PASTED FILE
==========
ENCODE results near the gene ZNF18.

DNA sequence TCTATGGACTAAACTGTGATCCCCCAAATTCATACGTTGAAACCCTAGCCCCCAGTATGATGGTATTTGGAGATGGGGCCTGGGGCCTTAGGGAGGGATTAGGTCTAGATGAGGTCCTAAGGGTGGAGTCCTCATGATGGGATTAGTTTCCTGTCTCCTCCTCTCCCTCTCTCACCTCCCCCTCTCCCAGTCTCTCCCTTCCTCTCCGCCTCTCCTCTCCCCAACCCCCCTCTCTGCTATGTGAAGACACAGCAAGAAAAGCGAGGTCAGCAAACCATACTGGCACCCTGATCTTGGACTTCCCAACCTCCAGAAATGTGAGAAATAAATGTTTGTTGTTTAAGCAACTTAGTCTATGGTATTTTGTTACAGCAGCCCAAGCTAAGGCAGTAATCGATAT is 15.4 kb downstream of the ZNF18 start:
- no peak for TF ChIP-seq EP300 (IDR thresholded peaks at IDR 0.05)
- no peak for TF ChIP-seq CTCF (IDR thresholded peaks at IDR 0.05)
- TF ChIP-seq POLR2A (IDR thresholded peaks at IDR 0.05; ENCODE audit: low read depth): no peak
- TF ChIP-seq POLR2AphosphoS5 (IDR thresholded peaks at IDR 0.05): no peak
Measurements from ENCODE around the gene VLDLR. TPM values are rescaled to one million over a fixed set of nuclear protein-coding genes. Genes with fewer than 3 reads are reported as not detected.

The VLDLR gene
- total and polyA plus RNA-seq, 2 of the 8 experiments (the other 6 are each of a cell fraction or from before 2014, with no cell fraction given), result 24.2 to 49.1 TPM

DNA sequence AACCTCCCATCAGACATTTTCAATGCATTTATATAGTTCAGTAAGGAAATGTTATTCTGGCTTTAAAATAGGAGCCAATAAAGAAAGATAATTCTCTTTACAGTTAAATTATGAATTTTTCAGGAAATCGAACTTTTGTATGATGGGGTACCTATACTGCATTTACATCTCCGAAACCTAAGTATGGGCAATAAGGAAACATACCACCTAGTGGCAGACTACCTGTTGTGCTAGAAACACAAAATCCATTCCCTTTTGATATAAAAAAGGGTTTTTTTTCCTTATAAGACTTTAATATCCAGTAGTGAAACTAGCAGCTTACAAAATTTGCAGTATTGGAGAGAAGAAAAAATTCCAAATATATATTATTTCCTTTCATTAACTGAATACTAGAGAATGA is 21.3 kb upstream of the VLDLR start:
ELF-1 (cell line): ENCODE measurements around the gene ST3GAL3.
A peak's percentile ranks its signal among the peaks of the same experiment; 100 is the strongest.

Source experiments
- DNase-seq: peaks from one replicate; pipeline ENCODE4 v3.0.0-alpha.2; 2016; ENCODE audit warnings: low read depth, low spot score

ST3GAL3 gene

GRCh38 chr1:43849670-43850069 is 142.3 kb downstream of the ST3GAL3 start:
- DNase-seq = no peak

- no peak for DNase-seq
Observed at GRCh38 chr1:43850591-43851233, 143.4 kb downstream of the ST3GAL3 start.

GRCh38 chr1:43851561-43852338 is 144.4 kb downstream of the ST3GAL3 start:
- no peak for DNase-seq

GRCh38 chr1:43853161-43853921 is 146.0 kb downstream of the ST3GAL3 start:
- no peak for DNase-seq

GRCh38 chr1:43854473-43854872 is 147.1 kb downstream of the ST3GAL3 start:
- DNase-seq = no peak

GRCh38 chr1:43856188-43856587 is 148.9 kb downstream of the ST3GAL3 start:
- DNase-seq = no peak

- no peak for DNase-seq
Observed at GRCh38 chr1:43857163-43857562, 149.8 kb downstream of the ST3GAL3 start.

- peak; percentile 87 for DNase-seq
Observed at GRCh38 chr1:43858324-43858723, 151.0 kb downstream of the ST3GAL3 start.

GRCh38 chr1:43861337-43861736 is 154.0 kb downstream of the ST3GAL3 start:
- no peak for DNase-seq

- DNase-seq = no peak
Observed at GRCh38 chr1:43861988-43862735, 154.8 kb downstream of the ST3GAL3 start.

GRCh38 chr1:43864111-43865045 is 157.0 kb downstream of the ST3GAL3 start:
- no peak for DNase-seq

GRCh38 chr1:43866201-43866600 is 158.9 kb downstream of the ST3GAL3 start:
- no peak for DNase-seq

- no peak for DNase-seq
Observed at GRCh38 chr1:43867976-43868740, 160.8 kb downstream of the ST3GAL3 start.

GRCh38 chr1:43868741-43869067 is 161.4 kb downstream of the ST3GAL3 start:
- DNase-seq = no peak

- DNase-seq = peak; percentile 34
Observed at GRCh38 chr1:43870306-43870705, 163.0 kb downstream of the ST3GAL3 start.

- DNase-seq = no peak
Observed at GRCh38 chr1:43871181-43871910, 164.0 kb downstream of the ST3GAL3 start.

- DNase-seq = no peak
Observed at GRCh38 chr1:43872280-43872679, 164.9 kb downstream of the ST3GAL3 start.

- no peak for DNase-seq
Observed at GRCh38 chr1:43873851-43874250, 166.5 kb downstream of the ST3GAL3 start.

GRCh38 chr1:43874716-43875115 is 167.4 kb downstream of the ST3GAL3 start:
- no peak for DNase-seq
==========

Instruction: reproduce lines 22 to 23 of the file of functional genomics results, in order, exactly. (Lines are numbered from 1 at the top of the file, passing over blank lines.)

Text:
GRCh38 chr1:43853161-43853921 is 146.0 kb downstream of the ST3GAL3 start:
- no peak for DNase-seq